Global mining company Anglo American (AAL.L) posted record full year earnings of $20.6bn (£15.3bn) and more than tripled its annual payout to shareholders, as soaring commodity prices boosted profits.
The mining giant’s earnings before interest, tax, depreciation and amortisation (EBITDA) jumped 111% to $20.6bn, from $9.8bn in 2020, with profits attributable to shareholders rising to $8.6bn.
Anglo American has set aside $2.1bn as final dividend, equal to $1.18 per share, after already paying out $4.1bn, including $1bn special dividend and $1bn buyback.
Including dividends and buybacks announced alongside half-year results in July, Anglo will return more than $6.2bn to investors for the 2021 financial year, a record for the 104-year-old company.
“These are clearly the strongest results we have ever posted,” outgoing CEO Mark Cutifani said.
Cutifani will step down in April after nearly a decade at the helm and hand over to Duncan Wanblad, currently the company's director of strategy and business development.
Supply restraints have sent commodity prices to record highs over the past year, which have boosted profits across the sector.
“Prices have been very much driven by supply struggling to keep up with that demand. And I think that will probably be with us for another year or two,” Cutifani said.
Copper production was unchanged at 647,200 tonnes from 647,400 tonnes in 2020, while iron ore production increased by 3.4% to 63.8 million tonnes from 61.7 million tonnes, as easing COVID restrictions provided a better output from Kumba Iron Ore.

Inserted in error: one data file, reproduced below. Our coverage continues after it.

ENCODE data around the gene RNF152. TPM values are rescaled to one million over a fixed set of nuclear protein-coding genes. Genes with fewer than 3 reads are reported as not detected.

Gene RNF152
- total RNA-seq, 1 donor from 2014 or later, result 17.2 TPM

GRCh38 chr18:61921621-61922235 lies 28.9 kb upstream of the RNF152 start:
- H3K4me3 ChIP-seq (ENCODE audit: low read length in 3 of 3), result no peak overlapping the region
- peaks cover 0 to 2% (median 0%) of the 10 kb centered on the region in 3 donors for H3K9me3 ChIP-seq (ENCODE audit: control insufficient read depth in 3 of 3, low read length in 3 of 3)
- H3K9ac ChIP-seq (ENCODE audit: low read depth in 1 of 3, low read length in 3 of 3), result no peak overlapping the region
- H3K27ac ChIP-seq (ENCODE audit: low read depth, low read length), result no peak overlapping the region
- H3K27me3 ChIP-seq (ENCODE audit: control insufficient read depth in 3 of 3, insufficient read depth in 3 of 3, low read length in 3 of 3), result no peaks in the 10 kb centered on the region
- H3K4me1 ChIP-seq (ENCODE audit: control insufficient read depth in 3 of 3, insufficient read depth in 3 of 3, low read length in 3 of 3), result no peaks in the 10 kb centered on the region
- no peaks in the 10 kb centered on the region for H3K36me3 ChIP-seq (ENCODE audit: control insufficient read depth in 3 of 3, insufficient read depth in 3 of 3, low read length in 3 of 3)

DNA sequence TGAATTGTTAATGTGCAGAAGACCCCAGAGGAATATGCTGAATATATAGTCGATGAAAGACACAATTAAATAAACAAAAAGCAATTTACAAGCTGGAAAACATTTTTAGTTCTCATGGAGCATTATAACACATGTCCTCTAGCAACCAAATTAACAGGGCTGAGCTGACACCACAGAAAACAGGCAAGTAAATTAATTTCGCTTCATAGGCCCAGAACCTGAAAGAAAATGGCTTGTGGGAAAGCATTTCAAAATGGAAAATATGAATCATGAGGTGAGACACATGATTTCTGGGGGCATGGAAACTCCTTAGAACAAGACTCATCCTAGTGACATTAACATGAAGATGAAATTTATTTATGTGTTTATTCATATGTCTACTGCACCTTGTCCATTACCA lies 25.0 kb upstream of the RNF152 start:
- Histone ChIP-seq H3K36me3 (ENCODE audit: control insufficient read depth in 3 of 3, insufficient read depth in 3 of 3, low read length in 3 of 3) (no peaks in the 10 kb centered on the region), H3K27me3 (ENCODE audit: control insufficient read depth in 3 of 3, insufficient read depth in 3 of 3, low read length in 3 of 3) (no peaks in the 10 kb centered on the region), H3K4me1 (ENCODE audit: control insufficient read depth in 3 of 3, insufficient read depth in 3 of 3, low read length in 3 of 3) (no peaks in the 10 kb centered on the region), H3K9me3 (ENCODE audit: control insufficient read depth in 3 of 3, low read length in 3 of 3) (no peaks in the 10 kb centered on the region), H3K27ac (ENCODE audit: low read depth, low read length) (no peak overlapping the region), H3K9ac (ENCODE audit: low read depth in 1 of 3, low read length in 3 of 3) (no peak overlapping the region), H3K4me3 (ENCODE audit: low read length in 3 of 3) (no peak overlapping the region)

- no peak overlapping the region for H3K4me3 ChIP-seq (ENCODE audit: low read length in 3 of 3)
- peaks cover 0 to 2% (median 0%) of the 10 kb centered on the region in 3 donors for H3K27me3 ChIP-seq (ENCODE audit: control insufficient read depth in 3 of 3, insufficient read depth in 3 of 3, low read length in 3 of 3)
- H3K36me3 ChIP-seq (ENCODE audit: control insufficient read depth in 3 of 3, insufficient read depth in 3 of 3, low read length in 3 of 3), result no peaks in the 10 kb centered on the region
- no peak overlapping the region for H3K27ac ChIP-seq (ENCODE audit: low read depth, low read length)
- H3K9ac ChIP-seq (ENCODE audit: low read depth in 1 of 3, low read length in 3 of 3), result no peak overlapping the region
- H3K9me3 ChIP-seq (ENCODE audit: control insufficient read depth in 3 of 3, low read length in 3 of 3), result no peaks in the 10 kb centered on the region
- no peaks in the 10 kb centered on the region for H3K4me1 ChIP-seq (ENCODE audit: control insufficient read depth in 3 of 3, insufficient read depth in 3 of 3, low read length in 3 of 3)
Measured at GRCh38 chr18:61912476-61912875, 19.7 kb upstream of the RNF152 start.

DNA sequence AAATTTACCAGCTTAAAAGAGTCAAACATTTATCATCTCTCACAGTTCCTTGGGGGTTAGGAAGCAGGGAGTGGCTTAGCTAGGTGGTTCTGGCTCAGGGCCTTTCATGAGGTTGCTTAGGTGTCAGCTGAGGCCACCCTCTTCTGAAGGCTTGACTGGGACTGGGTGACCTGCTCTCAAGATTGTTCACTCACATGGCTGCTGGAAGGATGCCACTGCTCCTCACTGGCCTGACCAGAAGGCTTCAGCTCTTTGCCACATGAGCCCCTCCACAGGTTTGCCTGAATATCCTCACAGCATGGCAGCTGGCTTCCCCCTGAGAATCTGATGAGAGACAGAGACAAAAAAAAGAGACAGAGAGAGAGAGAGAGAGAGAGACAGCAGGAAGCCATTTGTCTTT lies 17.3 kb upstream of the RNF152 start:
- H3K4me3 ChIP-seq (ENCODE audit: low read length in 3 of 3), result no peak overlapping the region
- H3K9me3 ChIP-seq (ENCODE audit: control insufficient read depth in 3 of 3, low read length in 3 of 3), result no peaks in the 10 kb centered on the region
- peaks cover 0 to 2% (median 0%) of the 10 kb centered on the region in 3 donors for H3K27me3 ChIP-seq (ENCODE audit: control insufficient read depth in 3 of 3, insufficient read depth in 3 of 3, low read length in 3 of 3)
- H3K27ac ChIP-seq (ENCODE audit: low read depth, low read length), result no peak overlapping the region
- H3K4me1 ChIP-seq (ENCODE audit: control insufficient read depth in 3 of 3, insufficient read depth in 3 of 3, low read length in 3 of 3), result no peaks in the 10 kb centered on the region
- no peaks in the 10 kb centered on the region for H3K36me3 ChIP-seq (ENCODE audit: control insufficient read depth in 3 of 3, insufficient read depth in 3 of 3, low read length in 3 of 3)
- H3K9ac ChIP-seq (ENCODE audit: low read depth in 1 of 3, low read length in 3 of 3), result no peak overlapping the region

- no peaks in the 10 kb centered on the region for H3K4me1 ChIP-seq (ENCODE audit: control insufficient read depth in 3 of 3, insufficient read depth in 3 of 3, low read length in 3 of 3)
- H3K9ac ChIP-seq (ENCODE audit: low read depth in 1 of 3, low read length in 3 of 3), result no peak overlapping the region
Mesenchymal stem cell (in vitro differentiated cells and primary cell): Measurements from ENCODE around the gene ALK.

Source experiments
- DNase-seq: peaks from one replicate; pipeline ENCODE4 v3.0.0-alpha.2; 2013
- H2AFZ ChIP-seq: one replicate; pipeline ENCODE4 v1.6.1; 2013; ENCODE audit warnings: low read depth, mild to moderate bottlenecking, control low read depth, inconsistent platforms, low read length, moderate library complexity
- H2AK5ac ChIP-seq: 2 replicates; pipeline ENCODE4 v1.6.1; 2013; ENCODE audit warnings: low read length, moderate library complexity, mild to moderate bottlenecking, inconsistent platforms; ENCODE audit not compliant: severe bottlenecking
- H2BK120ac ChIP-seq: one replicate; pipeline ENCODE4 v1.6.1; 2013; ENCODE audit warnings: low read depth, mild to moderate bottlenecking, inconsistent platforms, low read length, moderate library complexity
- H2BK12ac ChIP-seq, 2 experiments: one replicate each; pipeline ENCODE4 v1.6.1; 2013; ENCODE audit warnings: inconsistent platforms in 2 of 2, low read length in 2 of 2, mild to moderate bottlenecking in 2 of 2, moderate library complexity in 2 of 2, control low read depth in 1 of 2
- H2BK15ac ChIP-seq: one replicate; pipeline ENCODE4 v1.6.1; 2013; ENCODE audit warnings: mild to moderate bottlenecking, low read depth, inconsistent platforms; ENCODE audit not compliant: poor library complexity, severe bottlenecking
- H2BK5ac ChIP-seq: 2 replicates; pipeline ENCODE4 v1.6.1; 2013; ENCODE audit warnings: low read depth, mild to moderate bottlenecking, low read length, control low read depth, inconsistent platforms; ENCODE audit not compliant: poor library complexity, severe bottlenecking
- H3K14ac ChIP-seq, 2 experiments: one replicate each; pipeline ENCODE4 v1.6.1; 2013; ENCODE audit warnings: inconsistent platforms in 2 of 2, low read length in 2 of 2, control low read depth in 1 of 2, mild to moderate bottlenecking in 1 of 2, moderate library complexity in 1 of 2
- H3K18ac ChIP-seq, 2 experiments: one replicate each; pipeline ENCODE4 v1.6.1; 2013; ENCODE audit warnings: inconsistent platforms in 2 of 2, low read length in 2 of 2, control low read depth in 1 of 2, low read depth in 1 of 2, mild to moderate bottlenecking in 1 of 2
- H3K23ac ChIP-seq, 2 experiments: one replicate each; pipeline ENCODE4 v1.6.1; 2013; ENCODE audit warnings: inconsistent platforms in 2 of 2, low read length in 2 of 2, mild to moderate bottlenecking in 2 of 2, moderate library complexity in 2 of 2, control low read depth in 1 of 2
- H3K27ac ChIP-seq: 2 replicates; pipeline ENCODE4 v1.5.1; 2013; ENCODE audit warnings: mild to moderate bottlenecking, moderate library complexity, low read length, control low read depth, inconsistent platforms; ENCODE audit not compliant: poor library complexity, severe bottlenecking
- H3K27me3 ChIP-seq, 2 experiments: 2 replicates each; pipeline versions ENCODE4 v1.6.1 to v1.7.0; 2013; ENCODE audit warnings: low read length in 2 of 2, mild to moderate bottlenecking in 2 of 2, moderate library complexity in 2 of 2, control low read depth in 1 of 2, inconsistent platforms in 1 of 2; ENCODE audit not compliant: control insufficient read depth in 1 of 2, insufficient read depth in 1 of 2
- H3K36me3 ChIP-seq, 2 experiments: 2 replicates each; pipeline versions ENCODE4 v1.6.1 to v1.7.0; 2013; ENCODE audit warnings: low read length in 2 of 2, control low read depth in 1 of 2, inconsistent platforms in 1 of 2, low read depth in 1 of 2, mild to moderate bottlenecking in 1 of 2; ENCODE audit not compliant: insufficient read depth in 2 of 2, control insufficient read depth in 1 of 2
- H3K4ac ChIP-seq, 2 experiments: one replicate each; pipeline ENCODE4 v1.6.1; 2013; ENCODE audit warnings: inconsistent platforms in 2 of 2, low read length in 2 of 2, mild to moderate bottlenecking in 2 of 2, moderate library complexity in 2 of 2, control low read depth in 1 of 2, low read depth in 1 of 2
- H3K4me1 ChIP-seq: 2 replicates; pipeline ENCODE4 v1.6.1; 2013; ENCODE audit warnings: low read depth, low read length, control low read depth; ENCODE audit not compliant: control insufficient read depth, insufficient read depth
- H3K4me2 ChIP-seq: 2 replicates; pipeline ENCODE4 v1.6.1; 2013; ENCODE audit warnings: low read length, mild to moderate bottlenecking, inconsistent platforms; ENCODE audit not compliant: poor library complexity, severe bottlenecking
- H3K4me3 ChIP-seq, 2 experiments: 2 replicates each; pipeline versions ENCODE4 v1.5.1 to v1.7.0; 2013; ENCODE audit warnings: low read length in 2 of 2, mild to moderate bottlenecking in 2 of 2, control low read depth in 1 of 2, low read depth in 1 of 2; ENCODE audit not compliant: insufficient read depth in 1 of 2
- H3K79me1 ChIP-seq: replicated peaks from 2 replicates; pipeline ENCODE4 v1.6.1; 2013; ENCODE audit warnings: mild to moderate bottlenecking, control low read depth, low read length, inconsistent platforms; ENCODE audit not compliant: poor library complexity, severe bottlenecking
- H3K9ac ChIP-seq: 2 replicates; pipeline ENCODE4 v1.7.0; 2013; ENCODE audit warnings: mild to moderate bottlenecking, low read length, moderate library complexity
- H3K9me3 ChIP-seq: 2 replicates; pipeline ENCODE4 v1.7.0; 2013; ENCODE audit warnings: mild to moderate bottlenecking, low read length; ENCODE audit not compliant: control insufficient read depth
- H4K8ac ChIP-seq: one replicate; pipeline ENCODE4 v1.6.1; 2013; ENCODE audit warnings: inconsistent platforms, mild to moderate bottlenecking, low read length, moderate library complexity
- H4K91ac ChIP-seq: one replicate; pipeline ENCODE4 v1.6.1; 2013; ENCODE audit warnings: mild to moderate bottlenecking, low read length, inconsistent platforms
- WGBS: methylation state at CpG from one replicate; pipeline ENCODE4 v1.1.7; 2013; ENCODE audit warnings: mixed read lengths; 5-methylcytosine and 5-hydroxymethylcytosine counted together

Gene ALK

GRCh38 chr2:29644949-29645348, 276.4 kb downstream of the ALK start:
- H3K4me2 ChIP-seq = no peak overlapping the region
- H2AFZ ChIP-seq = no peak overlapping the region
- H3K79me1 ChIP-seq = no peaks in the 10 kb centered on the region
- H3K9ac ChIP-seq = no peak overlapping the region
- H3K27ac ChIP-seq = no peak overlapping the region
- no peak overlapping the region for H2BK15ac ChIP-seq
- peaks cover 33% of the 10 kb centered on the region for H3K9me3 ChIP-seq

The company cut its 2022 copper production guidance to 660,000-750,000 metric tons from the previous range of 680,000-760,000 tons. Anglo American said this was driven by reduced workforce availability in Peru due to the spread of the Omicron variant, which hampered progress at its Quellaveco project.
The firm also said it was planning to ramp up investment in its Woodsmith project, near Whitby in Yorkshire.
“In a year of two distinct halves, we recorded strong demand and prices for many products as economies recouped lost ground, spurred by government stimulus,” Cutifani said.
“Copper and PGMs [platinum group metals] – essential to the global decarbonisation imperative – and premium quality iron ore for greener steelmaking, supported by an improving market for diamonds, all contributed to a record financial performance.”
Net debt had dropped to $3.8bn by the end of 2021 from $5.5bn a year earlier while capital expenditure rose 48% to $565m as spending on projects deferred in 2020 because of the coronavirus pandemic picked up again.
Since 2017, Anglo has returned $12.2bn to shareholders and invested $18bn in the business.
Mining companies have been delivering record profits and cash returns. This week Rio Tinto (RIO) declared $16.8bn in dividends, the second biggest in UK corporate history. Glencore (GLEN.L) and BHP (BHP) also recorded strong results and handed bumper payouts to investors.
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